There are several ways to handle this, the easiest of which is to use the same IP address range with each ISP. This eliminates any DNS concerns.
If this isn't possible, you can give each webserver two IP addresses (one from each ISP) and have DNS return both of them in response to queries. Most/all web browsers will eventually try the second IP (within a minute when I tested this about a year ago) if the first is unresponsive.
Another option is some type of web failover product such as Cisco CSS or F5 3DNS. Such products can monitor web servers for uptime and adjust their DNS responses accordingly when an outage is detected.
If you use 2 different IP ranges but you run your own DNS servers, you could also put one DNS server in range1 and put another in range2. Then configure the first DNS server to issue only range1 addresses and the second one to only hand out range2 addresses.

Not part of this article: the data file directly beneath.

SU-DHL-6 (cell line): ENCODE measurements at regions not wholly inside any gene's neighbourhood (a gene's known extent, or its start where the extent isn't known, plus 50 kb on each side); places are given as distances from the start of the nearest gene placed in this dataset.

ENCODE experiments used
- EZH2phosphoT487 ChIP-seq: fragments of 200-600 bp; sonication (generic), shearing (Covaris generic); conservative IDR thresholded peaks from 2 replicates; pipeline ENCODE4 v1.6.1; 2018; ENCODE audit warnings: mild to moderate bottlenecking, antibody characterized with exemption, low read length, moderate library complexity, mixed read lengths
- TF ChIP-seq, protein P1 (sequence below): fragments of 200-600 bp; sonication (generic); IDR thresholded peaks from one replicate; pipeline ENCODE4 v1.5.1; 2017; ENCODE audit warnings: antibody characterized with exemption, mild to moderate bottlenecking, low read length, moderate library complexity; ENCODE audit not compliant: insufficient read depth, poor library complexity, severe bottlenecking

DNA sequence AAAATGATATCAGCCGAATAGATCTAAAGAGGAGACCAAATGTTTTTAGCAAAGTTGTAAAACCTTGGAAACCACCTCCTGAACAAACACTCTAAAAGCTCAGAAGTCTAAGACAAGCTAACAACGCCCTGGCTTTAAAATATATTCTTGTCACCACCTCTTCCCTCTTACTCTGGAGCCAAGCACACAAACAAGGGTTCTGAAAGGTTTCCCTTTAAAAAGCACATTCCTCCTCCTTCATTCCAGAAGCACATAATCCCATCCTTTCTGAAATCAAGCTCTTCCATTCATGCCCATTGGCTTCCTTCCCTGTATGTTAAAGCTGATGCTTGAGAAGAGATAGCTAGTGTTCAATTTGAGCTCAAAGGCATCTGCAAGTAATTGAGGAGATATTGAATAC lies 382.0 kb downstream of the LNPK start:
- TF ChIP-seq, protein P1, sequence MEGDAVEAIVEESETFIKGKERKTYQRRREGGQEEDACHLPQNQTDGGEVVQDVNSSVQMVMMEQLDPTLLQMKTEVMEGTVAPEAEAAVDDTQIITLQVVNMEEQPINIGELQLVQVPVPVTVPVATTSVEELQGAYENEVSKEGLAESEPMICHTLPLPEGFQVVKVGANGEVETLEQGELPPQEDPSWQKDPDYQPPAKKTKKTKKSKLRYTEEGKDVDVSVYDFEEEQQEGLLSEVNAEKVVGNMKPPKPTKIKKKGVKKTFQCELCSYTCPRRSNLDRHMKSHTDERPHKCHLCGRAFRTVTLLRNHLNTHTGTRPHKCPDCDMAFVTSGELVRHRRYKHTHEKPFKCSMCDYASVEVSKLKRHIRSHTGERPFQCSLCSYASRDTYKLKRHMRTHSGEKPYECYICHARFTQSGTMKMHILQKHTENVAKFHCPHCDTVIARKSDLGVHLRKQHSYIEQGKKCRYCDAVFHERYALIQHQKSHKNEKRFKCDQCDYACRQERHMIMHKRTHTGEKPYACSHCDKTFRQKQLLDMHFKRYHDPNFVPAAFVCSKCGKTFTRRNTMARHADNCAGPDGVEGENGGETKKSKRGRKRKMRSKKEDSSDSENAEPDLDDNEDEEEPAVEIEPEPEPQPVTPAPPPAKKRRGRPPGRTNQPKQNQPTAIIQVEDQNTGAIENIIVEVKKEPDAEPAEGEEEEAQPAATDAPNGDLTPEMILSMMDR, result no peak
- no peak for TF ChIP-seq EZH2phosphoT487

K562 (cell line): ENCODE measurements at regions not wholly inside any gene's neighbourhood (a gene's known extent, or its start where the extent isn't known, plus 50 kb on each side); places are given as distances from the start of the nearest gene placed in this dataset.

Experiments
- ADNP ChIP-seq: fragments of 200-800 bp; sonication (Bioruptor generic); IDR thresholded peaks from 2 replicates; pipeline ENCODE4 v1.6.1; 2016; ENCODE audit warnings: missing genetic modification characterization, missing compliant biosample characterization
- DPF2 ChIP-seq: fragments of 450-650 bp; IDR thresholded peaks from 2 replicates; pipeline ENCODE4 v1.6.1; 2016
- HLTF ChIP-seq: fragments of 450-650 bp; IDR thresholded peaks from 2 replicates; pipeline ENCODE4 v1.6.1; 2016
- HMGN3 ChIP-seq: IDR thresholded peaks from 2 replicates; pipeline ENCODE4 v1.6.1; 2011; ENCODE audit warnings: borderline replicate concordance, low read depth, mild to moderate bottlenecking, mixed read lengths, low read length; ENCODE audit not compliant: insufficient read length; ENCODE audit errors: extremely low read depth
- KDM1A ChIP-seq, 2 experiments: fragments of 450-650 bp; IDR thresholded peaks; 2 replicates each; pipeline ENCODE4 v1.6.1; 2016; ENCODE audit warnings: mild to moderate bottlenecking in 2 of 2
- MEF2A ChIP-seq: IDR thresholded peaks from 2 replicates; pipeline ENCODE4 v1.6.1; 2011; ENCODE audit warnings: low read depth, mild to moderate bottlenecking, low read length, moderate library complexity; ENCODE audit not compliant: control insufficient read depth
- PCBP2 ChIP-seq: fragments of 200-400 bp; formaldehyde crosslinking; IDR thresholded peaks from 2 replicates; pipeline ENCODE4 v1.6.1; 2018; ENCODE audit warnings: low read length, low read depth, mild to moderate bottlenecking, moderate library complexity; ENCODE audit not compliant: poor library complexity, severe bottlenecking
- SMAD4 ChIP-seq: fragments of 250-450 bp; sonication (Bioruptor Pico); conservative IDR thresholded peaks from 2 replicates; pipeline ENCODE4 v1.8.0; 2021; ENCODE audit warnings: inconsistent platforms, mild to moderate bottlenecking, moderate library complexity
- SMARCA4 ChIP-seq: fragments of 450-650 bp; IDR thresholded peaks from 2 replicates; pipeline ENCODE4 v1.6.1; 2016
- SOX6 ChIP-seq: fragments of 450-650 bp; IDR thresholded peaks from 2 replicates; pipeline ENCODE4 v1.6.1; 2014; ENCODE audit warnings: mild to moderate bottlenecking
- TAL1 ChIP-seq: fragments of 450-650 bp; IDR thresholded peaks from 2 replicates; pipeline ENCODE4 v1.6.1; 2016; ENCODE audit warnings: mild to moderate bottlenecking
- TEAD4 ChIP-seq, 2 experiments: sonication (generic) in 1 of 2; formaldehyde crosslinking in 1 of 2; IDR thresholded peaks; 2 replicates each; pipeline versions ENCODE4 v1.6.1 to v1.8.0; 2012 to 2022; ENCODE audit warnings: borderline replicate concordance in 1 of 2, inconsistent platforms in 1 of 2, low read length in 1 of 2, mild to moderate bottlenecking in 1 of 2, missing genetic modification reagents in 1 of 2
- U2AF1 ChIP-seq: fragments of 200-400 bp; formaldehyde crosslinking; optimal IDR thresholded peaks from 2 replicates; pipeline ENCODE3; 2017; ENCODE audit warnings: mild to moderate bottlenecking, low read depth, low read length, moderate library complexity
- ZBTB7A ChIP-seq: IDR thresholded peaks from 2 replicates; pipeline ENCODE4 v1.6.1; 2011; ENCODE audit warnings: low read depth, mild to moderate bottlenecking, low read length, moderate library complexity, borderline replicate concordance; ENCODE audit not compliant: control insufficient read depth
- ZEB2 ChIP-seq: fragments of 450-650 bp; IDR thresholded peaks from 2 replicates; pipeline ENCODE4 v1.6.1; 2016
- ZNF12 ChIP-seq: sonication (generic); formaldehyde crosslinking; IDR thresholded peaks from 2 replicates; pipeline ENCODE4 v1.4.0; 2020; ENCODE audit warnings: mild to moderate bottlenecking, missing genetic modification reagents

The TLD servers will make sure the requests to your DNS servers are loadbalanced, and hence the requests to the servers will be distributed.
You would have to keep the DNS TTL low to prevent caching problems. The lower the TTL the more evenly balanced the traffic should be (but the higher the load on your DNS servers).
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